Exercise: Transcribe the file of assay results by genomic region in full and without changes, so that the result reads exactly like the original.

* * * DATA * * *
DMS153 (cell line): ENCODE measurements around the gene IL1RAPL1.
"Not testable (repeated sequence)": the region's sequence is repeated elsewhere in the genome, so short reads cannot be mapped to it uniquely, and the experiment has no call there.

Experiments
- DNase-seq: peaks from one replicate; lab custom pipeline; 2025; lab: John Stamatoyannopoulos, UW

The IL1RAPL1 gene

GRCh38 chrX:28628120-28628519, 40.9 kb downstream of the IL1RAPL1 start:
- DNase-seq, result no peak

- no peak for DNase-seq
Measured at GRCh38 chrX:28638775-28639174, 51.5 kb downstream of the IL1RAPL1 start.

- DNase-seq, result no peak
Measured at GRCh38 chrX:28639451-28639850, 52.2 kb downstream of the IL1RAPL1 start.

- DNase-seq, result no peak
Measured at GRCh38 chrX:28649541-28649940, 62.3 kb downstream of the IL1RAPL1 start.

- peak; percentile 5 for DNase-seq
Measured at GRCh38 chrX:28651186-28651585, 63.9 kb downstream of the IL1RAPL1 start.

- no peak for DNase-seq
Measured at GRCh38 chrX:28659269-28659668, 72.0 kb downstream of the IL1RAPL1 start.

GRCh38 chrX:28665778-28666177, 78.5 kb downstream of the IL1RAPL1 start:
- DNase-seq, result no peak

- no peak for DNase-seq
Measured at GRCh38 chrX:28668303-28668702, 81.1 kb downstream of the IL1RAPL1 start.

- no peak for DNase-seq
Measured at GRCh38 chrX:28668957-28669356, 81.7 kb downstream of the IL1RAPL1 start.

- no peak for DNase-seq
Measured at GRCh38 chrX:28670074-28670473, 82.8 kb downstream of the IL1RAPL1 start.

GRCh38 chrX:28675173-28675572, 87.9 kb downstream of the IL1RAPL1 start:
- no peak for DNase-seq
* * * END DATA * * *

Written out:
DMS153 (cell line): ENCODE measurements around the gene IL1RAPL1.
"Not testable (repeated sequence)": the region's sequence is repeated elsewhere in the genome, so short reads cannot be mapped to it uniquely, and the experiment has no call there.

Experiments
- DNase-seq: peaks from one replicate; lab custom pipeline; 2025; lab: John Stamatoyannopoulos, UW

The IL1RAPL1 gene

GRCh38 chrX:28628120-28628519, 40.9 kb downstream of the IL1RAPL1 start:
- DNase-seq, result no peak

- no peak for DNase-seq
Measured at GRCh38 chrX:28638775-28639174, 51.5 kb downstream of the IL1RAPL1 start.

- DNase-seq, result no peak
Measured at GRCh38 chrX:28639451-28639850, 52.2 kb downstream of the IL1RAPL1 start.

- DNase-seq, result no peak
Measured at GRCh38 chrX:28649541-28649940, 62.3 kb downstream of the IL1RAPL1 start.

- peak; percentile 5 for DNase-seq
Measured at GRCh38 chrX:28651186-28651585, 63.9 kb downstream of the IL1RAPL1 start.

- no peak for DNase-seq
Measured at GRCh38 chrX:28659269-28659668, 72.0 kb downstream of the IL1RAPL1 start.

GRCh38 chrX:28665778-28666177, 78.5 kb downstream of the IL1RAPL1 start:
- DNase-seq, result no peak

- no peak for DNase-seq
Measured at GRCh38 chrX:28668303-28668702, 81.1 kb downstream of the IL1RAPL1 start.

- no peak for DNase-seq
Measured at GRCh38 chrX:28668957-28669356, 81.7 kb downstream of the IL1RAPL1 start.

- no peak for DNase-seq
Measured at GRCh38 chrX:28670074-28670473, 82.8 kb downstream of the IL1RAPL1 start.

GRCh38 chrX:28675173-28675572, 87.9 kb downstream of the IL1RAPL1 start:
- no peak for DNase-seq